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*To*: andy@chestnut.com (Andy Latto)*Subject*: ROUNDing*From*: barmar@Think.COM (Barry Margolin)*Date*: Fri, 28 Jun 1991 11:55:00 -0400*Cc*: JGA@alderaan.scrc.symbolics.com, slug@ai.sri.com*In-reply-to*: <9106281530.AA18559@pecan.chestnut.com>

Date: Fri, 28 Jun 1991 11:30 EDT From: andy@chestnut.com (Andy Latto) > Date: Thu, 27 Jun 1991 18:50-0400 > From: barmar@Think.COM (Barry Margolin) > However, I happened to pick up a copy of Knuth later in the afternoon, > and found the section where he talks about rounding (Seminumerical > Algorithms, section 4.2.2). I couldn't find many details, but at one > point he said that the "right" way to round a number that is exactly > half-way between two units depends on the radix -- if it's even you > round towards the even number, if it's odd you round towards the odd > number. Then he pointed out that all the commonly-used bases are even, > so it's simplest to remember that rounding should be towards the even > number. I don't believe this, even if it's in Knuth. Rounding is an issue to do with numbers, not with numerals. If I ask you whether (round 1/2) is 0 or 1, how can the answer depend on what base I am using? What if I am using Roman Numerals? Or just tally marks, instead of radix notation? The context of Knuth's discussion was in rounding floating point numbers after a computation. I think the point was that extra digits are used internally during the computation (e.g. multiplying floats with 24-bit fractions results in a 48-bit fraction in the temporary), and then the result has to be rounded to the precision of the regular representation. barmar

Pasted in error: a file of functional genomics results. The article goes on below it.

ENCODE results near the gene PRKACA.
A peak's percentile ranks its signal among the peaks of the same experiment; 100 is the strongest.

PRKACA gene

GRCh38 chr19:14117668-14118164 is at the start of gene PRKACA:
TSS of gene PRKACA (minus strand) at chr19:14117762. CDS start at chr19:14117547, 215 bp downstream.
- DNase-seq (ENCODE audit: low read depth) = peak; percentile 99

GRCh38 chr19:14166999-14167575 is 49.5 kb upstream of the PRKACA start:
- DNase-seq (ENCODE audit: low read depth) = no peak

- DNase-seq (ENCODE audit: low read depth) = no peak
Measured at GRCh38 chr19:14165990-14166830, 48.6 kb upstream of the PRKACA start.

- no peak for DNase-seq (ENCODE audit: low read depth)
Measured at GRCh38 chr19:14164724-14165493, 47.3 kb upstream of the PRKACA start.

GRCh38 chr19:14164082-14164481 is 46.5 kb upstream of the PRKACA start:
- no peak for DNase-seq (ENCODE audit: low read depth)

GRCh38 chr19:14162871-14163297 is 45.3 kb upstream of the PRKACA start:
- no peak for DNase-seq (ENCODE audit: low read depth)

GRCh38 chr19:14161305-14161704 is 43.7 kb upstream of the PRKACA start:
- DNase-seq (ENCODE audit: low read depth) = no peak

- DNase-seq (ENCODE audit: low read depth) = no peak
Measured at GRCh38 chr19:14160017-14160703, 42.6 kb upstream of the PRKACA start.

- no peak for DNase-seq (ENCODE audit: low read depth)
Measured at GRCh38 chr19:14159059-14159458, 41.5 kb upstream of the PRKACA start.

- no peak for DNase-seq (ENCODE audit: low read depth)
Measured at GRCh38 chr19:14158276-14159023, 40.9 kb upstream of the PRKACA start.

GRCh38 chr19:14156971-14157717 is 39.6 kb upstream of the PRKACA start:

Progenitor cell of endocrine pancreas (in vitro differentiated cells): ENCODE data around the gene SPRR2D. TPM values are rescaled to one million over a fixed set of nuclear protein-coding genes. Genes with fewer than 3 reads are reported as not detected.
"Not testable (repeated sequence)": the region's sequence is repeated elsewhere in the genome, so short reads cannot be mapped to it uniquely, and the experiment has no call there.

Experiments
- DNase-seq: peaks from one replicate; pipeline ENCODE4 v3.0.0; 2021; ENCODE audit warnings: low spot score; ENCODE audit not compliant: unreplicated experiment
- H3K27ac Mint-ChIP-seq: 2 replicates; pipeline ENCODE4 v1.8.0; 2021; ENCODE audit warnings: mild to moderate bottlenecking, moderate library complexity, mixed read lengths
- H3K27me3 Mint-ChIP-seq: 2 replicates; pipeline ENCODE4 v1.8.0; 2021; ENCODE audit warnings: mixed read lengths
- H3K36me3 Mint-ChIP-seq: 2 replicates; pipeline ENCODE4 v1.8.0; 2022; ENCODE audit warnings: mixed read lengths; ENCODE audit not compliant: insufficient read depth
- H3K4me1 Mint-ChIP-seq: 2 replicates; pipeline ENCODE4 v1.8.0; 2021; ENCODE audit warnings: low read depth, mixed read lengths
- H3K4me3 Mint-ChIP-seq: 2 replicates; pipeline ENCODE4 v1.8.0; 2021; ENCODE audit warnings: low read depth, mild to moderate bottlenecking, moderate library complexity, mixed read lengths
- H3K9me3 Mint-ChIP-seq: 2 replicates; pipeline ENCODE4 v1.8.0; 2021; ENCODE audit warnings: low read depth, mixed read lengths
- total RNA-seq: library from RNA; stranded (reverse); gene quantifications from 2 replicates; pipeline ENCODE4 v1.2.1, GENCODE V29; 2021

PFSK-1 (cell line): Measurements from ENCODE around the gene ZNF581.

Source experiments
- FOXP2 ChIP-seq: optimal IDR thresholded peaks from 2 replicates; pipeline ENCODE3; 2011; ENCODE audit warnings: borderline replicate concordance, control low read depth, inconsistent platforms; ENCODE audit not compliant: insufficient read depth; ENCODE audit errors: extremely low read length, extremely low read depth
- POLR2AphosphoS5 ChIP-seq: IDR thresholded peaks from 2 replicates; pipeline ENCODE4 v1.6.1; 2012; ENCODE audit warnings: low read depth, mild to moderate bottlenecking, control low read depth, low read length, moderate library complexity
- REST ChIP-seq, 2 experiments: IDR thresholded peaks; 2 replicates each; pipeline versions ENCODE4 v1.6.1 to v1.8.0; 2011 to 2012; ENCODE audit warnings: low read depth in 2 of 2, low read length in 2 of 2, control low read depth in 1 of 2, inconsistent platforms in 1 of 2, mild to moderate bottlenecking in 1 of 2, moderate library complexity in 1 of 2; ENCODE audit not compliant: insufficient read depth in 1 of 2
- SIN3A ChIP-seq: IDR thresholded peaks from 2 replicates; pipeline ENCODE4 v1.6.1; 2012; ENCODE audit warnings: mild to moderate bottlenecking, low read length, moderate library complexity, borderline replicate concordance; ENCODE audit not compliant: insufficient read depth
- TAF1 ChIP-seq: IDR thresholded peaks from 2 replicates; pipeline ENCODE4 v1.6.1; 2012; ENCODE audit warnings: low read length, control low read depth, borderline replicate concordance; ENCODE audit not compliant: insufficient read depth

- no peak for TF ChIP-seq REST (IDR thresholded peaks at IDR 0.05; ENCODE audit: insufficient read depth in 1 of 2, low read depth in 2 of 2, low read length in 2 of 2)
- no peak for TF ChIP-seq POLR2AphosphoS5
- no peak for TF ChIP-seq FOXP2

**References**:**ROUNDing***From:*andy@chestnut.com (Andy Latto)

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